Bengali, Classic, Film, Review

Deep Jele Jai

Radha  (Suchitra Sen) is a nurse who works in a psycho-analytic clinic in Calcutta. She is a favourite of the chief medical officer, the Colonel (Pahari Sanyal), for her ability to cure a patient completely of any kind of depressive state specially linked to a love affair gone sour, by pretending to fall in love with him till he begins to depend on her emotionally and morally. However, she is extremely vulnerable as she has just suffered a major heartbreak after treating a male patient, Debasish,who was diagnosed from acute mania. Even as she cured Debasish, she found herself falling in love with him. While Debasish is grateful to Radha for curing him, he goes ahead and marries the woman tow him he was engaged to. A similar case of a spurned young man, Tapas Choudhury (Basanta Choudhury), who has become an extreme misogynist prone to violence, is offered to Radha, but she initially refuses as she has still not got over Debasish. However, she gets drawn into Tapas’ case only to see events play out in a similar manner. A cured Tapas is desperate to meet her one last time to ask her whether she was really putting on an act with him. However, Radha does not open the door to meet him and Tapas leaves sadly without seeing her. The stress of this ‘playacting’ placed on her in one case after another takes in toll on Radha  making her a patient in the very clinic she treated patients…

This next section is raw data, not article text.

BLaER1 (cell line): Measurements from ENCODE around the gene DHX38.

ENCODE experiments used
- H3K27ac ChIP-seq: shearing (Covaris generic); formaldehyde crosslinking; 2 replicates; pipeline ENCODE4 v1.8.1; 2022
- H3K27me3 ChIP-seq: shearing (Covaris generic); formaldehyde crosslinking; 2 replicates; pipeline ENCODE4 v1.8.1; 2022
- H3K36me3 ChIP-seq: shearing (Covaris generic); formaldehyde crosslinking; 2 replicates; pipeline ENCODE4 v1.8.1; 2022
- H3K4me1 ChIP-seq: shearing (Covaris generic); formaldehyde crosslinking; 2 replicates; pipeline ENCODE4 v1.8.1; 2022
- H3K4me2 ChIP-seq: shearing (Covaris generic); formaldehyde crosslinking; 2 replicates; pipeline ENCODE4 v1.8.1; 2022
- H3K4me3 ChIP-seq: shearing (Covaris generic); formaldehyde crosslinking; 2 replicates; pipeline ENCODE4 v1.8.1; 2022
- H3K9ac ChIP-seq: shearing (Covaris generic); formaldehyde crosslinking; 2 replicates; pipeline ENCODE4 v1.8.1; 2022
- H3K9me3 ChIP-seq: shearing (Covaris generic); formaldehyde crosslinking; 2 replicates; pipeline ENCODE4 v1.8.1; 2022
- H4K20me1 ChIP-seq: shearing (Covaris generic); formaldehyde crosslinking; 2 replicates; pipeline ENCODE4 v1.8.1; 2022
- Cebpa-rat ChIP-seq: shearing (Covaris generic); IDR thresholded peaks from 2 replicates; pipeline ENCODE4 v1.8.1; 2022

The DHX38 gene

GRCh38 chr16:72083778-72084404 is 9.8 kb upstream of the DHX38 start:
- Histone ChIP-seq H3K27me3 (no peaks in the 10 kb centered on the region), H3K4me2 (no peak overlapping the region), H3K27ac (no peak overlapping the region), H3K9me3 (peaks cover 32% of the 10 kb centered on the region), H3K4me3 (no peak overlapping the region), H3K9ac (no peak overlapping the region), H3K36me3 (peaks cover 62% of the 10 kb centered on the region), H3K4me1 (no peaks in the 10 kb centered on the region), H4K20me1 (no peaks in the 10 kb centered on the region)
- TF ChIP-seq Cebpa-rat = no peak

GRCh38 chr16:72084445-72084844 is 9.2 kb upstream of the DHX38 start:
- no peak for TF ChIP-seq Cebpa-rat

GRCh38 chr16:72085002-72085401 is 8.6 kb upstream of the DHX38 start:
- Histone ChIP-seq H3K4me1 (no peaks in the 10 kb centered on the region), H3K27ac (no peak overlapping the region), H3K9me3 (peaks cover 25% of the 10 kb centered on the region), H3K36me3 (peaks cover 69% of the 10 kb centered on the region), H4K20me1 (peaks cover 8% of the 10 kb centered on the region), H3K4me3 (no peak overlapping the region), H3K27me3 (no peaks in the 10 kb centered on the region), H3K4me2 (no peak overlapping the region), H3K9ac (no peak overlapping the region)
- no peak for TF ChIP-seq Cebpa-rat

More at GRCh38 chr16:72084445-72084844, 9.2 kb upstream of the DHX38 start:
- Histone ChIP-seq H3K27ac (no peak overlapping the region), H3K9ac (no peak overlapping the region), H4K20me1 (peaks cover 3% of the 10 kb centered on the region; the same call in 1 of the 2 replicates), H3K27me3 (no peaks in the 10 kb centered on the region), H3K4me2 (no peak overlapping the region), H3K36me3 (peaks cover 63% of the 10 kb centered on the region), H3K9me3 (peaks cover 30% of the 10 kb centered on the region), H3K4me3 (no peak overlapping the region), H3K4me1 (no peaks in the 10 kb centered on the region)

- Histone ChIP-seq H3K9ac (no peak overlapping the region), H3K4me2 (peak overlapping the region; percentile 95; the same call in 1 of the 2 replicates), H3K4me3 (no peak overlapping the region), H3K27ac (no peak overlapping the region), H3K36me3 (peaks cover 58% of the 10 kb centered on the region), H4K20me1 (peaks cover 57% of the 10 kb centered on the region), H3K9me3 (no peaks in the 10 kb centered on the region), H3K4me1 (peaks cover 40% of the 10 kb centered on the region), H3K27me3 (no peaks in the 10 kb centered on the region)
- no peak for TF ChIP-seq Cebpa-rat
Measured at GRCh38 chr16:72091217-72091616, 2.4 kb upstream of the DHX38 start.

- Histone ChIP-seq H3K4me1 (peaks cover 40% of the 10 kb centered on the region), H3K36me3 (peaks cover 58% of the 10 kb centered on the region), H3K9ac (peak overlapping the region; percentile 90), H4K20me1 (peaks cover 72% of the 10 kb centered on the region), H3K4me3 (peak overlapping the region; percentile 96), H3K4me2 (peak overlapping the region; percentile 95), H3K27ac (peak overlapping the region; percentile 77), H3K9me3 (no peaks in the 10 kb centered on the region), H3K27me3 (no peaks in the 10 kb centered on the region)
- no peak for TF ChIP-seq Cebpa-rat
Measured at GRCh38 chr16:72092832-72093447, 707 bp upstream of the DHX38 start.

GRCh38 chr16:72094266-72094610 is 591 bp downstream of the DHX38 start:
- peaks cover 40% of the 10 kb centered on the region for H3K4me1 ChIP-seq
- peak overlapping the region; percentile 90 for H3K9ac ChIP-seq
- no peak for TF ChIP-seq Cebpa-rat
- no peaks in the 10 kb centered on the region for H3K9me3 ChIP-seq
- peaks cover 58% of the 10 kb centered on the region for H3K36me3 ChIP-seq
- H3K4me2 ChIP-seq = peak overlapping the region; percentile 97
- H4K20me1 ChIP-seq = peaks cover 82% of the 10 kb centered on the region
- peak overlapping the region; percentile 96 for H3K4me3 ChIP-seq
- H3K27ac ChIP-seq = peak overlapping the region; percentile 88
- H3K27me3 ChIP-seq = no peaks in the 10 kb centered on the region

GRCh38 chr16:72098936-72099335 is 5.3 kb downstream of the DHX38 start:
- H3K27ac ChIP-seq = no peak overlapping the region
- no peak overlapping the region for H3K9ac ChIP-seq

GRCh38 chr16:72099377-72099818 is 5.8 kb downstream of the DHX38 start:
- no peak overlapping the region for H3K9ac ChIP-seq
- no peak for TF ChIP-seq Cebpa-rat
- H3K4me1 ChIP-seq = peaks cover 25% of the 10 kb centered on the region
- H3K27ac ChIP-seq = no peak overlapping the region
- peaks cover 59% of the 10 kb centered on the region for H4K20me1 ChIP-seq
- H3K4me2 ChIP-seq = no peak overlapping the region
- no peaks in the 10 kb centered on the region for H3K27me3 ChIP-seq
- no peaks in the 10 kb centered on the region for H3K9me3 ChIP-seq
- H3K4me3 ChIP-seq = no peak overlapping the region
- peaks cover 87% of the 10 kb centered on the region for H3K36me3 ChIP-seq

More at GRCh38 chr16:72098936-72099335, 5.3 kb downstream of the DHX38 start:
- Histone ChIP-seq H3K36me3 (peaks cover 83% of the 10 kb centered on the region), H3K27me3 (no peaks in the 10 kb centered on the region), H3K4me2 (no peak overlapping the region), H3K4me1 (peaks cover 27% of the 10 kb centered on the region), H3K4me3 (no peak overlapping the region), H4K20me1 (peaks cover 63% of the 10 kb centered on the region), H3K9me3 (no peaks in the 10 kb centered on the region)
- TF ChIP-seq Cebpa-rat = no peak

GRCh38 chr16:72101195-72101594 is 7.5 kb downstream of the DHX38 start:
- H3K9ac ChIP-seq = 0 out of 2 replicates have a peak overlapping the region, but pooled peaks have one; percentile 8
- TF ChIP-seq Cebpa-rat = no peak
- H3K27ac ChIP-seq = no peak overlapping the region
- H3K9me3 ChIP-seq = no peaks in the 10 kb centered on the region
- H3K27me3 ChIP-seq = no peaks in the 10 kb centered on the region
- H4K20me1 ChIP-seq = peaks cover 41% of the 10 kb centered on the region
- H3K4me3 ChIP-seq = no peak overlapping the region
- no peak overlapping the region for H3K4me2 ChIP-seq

Deep Jele Jai belongs to a phase in Suchitra Sen’s career where she made her powerful presence felt without her constant screen companion Uttam Kumar to share screen space with The film, one of her and director Asit Sen’s most famous, was a box office hit without a conventional romantic hero even though in a manner of speaking, this is a tender ‘love story’ set against the strange backdrop of a psychiatric nursing home. It is perhaps one major film that featured a female protagonist that in no way offered a feminist slant on the film, the story or the character.